AHSAFA Applauds Columbia Helicopters On Its Tenth Diamond Award

Washington, D.C., April 14, 2014….The American Helicopter Services & Aerial Firefighting Association (AHSAFA) congratulates Columbia Helicopters on receiving its 10th William (Bill) O’Brien Aviation Maintenance Technician Employer Diamond Award Of Excellence. Presentation of the award will be on June 26, by Ron Reeves, FAA Safety Team Program Manager for the NW Mountain Region, Portland Flight Standards District Office (FSDO).

“The Diamond Award of Excellence is one of the most challenging to achieve in the field of aircraft maintenance,” said Tom Eversole, AHSAFA Executive Director. “We applaud the dedicated Columbia Helicopters maintenance operation staff for having won this award 10 times during the past 19 years.”

Based in Portland, Oregon, Columbia Helicopters is a global provider of helicopter services in support of aerial firefighting and natural resource extraction, as well as the operator of a well-known repair station focusing on heavy helicopter airframes and engines. Columbia’s dedicated maintenance training team works through the company’s Quality Control Department and includes a staff of five people, most of whom had transferred to training after working as aircraft mechanics.

The Employer Diamond Award of Excellence, established in 1992, is given annually by the Federal Aviation Administration (FAA) in recognition of excellence in training to companies engaged full-time in repairing aircraft or component parts, with at least three full-time aviation maintenance technicians (AMT) on staff. Company eligibility for the Diamond Award also requires that 100 percent of the organization’s eligible employees were awarded an individual William (Bill) O’Brien AMT Award for the previous calendar year. The individual awards are Bronze, Silver, and Gold, each with its own requirements for training hours, and course work. The course work includes mandatory “core training,” which for the past few years has focused on human factors which could lead to an accident or incident.

A Gold William (Bill) O’Brien AMT Award of Excellence is also available to aviation repair companies, which can certify that at least 50 percent of their eligible people earned the individual AMT awards.

“We are very dedicated to maintaining the competency and safety practices of our maintenance staff,” stated Ken Callahan, Columbia Helicopters’ Training Program Manager. “Among our training priorities, in fact, is the awareness factor, which means that people maintaining aircraft must be constantly aware of all safety and risk factors. This is especially important to us since we are an air carrier, as well as a repair station.”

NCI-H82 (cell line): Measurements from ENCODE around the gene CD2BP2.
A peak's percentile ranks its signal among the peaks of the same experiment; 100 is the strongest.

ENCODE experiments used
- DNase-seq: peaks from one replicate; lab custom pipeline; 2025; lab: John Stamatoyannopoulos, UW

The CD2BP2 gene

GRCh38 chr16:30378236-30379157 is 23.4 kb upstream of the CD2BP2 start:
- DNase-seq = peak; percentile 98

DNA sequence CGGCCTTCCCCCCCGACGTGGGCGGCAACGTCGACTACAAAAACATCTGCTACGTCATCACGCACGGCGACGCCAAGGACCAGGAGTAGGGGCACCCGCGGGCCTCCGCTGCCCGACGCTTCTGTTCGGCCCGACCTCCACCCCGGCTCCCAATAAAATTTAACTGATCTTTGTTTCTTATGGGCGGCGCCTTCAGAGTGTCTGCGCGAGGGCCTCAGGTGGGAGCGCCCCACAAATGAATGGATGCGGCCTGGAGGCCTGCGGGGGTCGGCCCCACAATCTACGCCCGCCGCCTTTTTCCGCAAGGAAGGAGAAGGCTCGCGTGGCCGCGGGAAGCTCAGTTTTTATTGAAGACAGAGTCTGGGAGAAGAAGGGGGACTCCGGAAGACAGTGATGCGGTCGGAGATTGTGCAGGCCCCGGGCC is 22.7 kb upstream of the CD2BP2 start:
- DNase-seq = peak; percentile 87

Callahan added that as a company with contracts worldwide, all of its technicians must be aware of the different types of certifications and operations specifications (OpSpecs) under which the helicopters are flown and maintained. “It is central to our business to keep our people competent in what they do, and focused on the OpSpecs in the different certification requirements.”

Columbia Helicopters, he explained, conducts employee training at its Portland facility, as well as via its internal website for its technicians working away from the home base. It also supplies courseware on DVDs to its mechanics working in remote areas where Internet access is either spotty or non-existent. “Training is constantly updated with changes in regulations, procedures, and equipment,” Callahan noted.

Columbia Helicopters is a member of AHSAFA, the Washington, D.C.-based trade association representing the privately operated aerial firefighting industry in the US.

Aerial Firefighters Pressing Colorado Lawmakers To Consider Contracting

Washington, D.C., March 28….At the urging of the privately operated aerial firefighting industry, Colorado State Senator Steve King (R-Grand Junction) has inserted language into a Bill, which–if enacted–would give the Colorado Division Of Fire Prevention And Control the authority to lease or contract three Type 1 helicopters and up to “four large aircraft from the Federal government or other sources” for aerial firefighting.  The legislative proposal, known as Senate Bill 164, also contains a purchase option.